The company expanded rapidly after 1978, launching new stores across the US, Europe and Asia. In 1981 Benetton bought Montedison's 50% stake in Fiorucci, which was reduced to 33.3% in 1986 when Elio Fiorucci brought in Iranian businessman Massimo Aki Nuhi (Akinouhi) as a third partner via his holding company Aknofin. Benetton sold their remaining stake to Fiorucci and Aki Nuhi in August 1987. Despite thriving sales, the company was dogged by poor management and had had to close the New York store in 1984. Fiorucci closed down the rest of the US retail locations in 1988 after a franchise dispute, moving instead to a wholesale strategy. The company went into administration in April 1989 following a dispute over the strategic direction of the firm that had seen Elio offer to buy out Aki Nuhi.
The company was rescued by the Tacchella brothers of Italian jeans company Carrera S.p.A., who sold on the company to Japanese jeans group Edwin Co., Ltd for 45bn lire (~US$41m) in 1990. Founded and guided by Shuji Tsunemi, Edwin International Co. will adopt a new strategy based on product diversification through a number of licenses in Japan but also in Europe, Asia and America. Respecting the brandï¿½s origins and identity, all the design, image making and communications remain in Milan, also as the headquarters for the European Master license.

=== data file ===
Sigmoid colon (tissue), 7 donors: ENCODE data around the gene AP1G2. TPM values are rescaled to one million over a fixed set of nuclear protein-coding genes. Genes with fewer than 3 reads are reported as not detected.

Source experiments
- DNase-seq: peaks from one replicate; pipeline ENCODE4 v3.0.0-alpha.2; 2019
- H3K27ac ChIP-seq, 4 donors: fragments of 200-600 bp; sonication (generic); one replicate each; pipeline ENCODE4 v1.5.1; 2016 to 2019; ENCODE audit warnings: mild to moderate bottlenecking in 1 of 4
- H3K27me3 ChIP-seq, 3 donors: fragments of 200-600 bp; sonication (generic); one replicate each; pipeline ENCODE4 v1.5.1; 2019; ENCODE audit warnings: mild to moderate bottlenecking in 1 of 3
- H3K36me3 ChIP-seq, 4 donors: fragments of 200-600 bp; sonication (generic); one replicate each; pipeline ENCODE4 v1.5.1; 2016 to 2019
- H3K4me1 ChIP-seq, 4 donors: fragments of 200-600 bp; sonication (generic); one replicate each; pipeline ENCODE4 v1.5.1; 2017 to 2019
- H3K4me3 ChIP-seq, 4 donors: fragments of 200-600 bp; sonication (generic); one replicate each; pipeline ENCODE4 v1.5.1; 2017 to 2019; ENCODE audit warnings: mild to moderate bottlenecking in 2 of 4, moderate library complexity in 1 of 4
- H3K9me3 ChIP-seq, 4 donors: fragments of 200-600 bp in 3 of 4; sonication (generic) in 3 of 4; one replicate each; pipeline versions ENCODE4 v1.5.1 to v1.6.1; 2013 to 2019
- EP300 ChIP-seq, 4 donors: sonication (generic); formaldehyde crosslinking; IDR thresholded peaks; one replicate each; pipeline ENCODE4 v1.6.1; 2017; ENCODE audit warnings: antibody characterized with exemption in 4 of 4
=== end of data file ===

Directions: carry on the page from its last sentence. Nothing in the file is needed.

Originally Edwin planned to launch five stores in key cities like London, but although they signed an initial deal on 4 June 1990 that was ratified that October, Edwin did not gain control of the Fiorucci assets until May 1992. In fact they would later lose the rights to the Fiorucci name in Canada on the grounds of disuse. However, one of Edwin's first acts was a deal with Coles Myer that would see 68 Fiorucci concessions in stores across Australia. They opened a new store in Piazza San Babila, Milan in early 1993, that included a variety of branded boutiques. It took them longer to get things going in North America, after a 1993 deal with Mary Ann Wheaton of Wheaton International fell through. In 1995 they licensed the rights for eyewear in the US to Swan International Optical, and then opened a US office in September 1997. However, the strategy of their licensee, Stephen Budd, to sell the brand into US department stores didn't work out so in 1999 they announced a plan to open a New York store once again. The initial plan was to open in time for Christmas 1999, but the store on lower Broadway finally opened its doors in June 2001.
Meanwhile the brand continued to thrive in Europe, and regained some of its former notoriety in 1995 with a poster campaign for its jeans featuring a naked woman's buttocks and pink furry handcuffs, which became instant bestsellers. In 1999 it launched a successful perfume, followed by a second, Fiorucci Loves You, in 2001, and "Miss Fiorucci" makeup in 2003. Edwin have been aggressively expanding the brand throughout Asia, from Seoul to Tokyo and China.
Although Elio Fiorucci retained creative control during the Edwin era, they are protective of the Fiorucci trademarks, and have taken legal action against H&M in the US when Elio designed their Poolside line. He has also set up a brand of his own called Love Therapy, and designed for Agent Provocateur.